Of course, there were bumps along the way. Some of the things we tried didn’t work as we had hoped. But that didn’t stop us from experimenting. And, after all, how do you stay on the cutting edge of new media if you’re not willing to take a risk?

 

These risks can pay off in profound ways. Consider our daily Morning Bell e-newsletter. We launched it in early 2008 to communicate the most important message of the day. We had no idea it would also become an important online fundraising vehicle for Heritage. Launching an e-newsletter from scratch was certainly a risk in terms of the investment and resources, but now it’s one of our signature products and has the added benefit of recruiting new supporters. More importantly, it’s how we advance our policy objectives in the context of current events.

 

It didn’t take a rocket scientist to figure out Heritage was missing this valuable tool to communicate. We just needed a vision and a strategy to execute it. Email might not be hip and cool, but it is the one thing people read religiously every day. My point is this: If you’re doing your job well as an online strategist or new media manager, you won’t just focus on the flashy and cool toys. Examine how you can do a better job with some of the basic tools first.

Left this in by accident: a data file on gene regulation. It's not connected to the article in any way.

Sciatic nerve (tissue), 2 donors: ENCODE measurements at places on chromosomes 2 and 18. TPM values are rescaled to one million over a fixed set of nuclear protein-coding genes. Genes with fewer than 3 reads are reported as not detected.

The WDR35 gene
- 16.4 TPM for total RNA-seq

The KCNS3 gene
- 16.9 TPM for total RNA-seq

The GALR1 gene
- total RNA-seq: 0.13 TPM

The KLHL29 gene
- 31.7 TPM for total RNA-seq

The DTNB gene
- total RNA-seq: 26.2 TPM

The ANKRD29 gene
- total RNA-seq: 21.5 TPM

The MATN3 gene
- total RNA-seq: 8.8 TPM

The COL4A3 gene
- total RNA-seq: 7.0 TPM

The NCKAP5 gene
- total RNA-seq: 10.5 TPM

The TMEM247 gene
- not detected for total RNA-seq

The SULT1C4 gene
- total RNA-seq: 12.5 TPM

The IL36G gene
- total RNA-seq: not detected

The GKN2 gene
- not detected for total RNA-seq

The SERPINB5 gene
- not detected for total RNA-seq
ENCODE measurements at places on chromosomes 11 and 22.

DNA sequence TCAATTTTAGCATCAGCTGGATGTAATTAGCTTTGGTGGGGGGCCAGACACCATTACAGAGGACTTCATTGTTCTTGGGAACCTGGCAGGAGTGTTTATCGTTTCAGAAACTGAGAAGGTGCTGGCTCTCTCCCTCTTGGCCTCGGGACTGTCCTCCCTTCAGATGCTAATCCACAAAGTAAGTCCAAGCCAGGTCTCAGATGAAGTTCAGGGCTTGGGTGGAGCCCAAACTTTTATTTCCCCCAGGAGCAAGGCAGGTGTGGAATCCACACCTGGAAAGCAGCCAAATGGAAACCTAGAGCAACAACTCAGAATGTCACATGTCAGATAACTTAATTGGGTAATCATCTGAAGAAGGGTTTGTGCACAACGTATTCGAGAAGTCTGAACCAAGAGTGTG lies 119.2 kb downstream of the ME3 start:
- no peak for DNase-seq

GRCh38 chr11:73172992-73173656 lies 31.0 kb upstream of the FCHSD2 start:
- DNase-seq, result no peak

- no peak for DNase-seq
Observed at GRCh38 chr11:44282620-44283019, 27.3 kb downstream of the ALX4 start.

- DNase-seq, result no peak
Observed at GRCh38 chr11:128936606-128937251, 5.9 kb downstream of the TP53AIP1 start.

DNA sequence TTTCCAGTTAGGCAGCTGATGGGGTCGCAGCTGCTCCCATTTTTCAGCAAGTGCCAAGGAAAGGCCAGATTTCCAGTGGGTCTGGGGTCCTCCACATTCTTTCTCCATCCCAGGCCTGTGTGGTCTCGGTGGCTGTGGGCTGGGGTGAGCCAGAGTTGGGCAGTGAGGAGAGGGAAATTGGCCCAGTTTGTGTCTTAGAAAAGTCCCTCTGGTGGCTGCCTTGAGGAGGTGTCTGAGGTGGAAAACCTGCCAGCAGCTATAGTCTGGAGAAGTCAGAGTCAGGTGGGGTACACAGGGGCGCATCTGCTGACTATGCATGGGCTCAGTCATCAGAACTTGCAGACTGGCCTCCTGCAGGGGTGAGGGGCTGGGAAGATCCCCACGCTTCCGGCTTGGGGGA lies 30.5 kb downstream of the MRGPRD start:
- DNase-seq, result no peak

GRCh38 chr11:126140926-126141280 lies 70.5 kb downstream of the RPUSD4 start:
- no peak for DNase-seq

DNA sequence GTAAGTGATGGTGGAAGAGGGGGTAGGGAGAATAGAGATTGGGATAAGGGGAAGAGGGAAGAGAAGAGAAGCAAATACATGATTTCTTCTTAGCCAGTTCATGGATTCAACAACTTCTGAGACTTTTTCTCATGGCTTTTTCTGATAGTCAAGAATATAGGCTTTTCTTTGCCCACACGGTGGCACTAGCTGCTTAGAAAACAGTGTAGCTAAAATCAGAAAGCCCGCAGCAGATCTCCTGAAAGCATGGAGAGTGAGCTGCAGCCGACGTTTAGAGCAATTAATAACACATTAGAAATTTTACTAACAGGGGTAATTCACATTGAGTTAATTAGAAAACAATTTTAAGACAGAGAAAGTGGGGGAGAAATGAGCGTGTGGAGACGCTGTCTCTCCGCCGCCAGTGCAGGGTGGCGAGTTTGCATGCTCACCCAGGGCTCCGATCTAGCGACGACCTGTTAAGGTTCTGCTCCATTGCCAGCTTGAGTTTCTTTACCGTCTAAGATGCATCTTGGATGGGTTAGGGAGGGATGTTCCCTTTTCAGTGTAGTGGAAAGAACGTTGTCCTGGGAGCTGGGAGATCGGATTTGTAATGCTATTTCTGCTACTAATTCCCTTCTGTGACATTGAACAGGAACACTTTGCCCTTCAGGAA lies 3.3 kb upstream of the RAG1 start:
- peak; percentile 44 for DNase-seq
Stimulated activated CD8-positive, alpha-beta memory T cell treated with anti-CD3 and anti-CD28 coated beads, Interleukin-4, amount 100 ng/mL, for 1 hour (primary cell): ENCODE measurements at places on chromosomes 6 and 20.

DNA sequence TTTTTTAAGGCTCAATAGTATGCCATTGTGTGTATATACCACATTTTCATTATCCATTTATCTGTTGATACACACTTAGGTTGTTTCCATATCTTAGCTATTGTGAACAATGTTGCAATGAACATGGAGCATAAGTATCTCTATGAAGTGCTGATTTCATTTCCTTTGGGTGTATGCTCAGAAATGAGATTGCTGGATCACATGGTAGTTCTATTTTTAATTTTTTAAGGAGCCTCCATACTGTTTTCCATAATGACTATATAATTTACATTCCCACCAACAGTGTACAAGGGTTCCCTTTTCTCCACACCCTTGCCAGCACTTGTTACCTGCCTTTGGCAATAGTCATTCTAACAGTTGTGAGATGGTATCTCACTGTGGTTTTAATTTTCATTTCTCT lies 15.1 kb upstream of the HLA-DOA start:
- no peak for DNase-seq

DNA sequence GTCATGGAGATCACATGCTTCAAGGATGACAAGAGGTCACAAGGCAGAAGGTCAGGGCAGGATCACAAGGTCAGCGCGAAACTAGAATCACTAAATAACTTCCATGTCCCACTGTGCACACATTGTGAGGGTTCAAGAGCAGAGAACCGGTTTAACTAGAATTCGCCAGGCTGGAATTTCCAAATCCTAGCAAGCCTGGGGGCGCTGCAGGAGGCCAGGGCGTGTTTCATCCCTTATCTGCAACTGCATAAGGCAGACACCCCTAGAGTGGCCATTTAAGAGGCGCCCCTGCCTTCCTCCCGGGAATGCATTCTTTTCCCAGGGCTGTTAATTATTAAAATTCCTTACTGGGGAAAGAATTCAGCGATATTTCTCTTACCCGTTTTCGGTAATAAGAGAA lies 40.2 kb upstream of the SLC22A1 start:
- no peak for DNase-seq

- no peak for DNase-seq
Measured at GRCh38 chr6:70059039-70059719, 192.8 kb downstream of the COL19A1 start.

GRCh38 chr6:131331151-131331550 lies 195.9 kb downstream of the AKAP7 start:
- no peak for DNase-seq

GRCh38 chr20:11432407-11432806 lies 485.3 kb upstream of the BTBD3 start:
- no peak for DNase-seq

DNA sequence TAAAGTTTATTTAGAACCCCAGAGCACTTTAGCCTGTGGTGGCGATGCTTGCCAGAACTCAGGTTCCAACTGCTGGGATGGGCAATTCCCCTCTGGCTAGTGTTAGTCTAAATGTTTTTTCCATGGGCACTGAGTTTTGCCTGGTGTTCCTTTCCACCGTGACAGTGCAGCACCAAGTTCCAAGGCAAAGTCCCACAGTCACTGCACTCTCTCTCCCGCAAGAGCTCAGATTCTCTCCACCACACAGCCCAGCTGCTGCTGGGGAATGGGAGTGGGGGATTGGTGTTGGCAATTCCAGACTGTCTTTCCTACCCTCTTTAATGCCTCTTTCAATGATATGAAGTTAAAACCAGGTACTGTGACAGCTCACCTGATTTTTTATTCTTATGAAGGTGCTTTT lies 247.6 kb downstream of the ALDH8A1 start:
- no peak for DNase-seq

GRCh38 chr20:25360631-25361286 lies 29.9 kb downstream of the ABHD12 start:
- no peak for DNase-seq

So where do you start?

 

Take an audit of all that your organization does online, and then evaluate if there are ways to improve, alter, or enhance your communication tactics. This is important for a couple of reasons: It allows you to have a full inventory of what’s out there, and it helps you determine the areas where your organization might be missing something or be redundant.

 

Once you’ve done an audit, you can begin to develop your strategy. Set goals—both professional and personal—for what you’d like to accomplish on behalf of the organization and the skill set you’ll need to do it. If you’re managing a staff, define targets for them to reach. In a world where people and organizations are measured by the number of Facebook fans and Twitter followers, it’s essential to track your progress.